Volume 30, Issue 2 (4-2023)                   RJMS 2023, 30(2): 107-120 | Back to browse issues page

Research code: 99-3-3-19301
Ethics code: IR.IUMS.REC.1399.990
Clinical trials code: IRCT20201214049719N1

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Akbari N, Parsamoin L, Nikjooy A. The Impact of Vaginal Cone Along with the Knack Maneuver on the Severity of Incontinence and Quality of Life in Women with Stress Urinary Incontinence. RJMS 2023; 30 (2) :107-120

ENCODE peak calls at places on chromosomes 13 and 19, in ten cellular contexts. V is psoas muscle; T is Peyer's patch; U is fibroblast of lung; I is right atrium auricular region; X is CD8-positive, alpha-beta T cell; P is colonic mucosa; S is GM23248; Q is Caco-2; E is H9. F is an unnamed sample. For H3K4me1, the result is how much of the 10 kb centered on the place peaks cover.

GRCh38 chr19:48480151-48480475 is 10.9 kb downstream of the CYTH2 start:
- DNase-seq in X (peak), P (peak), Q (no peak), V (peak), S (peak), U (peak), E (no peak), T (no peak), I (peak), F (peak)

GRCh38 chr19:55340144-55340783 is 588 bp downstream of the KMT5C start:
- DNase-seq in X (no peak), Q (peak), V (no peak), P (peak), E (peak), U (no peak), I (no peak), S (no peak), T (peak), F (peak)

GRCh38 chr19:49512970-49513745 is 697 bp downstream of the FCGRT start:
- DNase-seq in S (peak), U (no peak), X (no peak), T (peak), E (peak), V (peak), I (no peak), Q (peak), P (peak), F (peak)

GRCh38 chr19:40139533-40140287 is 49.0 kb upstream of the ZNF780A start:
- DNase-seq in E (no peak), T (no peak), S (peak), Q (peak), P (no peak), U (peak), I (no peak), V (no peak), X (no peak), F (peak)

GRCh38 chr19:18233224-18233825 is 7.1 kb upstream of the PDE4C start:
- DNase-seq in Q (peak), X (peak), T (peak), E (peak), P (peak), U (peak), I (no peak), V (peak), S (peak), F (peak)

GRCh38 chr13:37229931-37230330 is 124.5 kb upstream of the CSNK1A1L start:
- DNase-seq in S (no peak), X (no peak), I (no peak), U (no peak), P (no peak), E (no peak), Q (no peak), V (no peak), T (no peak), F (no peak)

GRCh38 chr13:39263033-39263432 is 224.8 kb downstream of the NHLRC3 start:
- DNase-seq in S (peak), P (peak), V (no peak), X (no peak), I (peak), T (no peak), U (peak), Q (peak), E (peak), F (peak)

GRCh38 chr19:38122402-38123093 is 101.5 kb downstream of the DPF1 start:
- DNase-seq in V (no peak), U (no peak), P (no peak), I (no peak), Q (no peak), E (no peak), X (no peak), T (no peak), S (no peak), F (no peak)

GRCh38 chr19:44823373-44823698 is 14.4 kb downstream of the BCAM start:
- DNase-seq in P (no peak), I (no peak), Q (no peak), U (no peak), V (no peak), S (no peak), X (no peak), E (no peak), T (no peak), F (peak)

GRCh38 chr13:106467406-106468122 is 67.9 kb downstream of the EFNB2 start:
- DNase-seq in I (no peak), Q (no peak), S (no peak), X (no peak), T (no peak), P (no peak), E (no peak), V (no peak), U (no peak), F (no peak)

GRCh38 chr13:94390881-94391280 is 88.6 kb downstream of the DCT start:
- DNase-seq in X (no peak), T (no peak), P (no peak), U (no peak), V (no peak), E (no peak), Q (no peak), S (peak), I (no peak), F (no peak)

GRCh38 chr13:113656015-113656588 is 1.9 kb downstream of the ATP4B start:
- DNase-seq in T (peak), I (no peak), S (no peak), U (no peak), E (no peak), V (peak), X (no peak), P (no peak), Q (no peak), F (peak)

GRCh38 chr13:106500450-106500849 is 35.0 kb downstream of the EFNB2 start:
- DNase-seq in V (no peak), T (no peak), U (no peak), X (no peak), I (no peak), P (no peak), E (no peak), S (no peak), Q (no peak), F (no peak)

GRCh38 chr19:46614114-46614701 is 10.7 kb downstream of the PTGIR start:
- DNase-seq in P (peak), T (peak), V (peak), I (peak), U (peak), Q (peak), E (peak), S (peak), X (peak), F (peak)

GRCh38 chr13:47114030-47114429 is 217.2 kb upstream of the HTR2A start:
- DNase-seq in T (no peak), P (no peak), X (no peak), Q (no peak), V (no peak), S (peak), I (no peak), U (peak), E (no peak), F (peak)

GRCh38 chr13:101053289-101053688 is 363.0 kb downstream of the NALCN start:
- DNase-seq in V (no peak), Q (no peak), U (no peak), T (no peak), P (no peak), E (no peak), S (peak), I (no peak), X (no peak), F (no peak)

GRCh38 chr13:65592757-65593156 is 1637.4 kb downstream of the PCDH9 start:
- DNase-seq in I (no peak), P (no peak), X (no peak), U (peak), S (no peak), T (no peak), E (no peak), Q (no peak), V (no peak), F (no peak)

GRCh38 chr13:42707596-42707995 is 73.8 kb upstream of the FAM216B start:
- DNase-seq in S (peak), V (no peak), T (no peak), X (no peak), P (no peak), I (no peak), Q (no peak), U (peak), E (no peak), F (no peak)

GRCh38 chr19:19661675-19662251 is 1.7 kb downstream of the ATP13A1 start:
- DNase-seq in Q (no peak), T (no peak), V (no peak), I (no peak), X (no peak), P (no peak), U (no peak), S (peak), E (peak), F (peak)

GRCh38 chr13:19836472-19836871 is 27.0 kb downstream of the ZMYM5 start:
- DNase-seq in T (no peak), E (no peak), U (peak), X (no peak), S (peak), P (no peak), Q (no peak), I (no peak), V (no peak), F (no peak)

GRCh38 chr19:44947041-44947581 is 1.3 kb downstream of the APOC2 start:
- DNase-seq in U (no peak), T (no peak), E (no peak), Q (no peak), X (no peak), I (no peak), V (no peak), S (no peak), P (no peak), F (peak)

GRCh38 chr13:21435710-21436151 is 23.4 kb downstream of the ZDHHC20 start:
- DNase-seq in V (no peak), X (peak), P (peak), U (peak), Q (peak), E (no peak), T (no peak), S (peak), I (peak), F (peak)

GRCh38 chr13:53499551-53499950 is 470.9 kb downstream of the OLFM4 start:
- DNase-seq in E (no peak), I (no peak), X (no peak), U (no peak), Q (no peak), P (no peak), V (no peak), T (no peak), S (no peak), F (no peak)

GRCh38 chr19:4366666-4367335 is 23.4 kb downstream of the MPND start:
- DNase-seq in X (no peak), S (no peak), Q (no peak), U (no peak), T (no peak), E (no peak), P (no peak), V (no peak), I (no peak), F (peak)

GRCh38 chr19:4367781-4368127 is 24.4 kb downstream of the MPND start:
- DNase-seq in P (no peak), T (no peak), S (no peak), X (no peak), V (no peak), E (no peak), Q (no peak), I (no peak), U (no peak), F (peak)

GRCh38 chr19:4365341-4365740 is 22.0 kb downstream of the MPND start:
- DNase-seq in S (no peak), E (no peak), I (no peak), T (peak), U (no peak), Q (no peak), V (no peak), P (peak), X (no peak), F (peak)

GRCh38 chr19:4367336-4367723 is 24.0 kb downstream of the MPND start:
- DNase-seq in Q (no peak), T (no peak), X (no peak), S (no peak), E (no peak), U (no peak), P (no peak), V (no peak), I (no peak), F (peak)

URL: http://rjms.iums.ac.ir/article-1-7379-en.html
MSc Student, Department of Reproductive Health &Midwifery, Iran University of Medical Sciences, Tehran, Iran , zohrep@yahoo.com
Abstract:   (760 Views)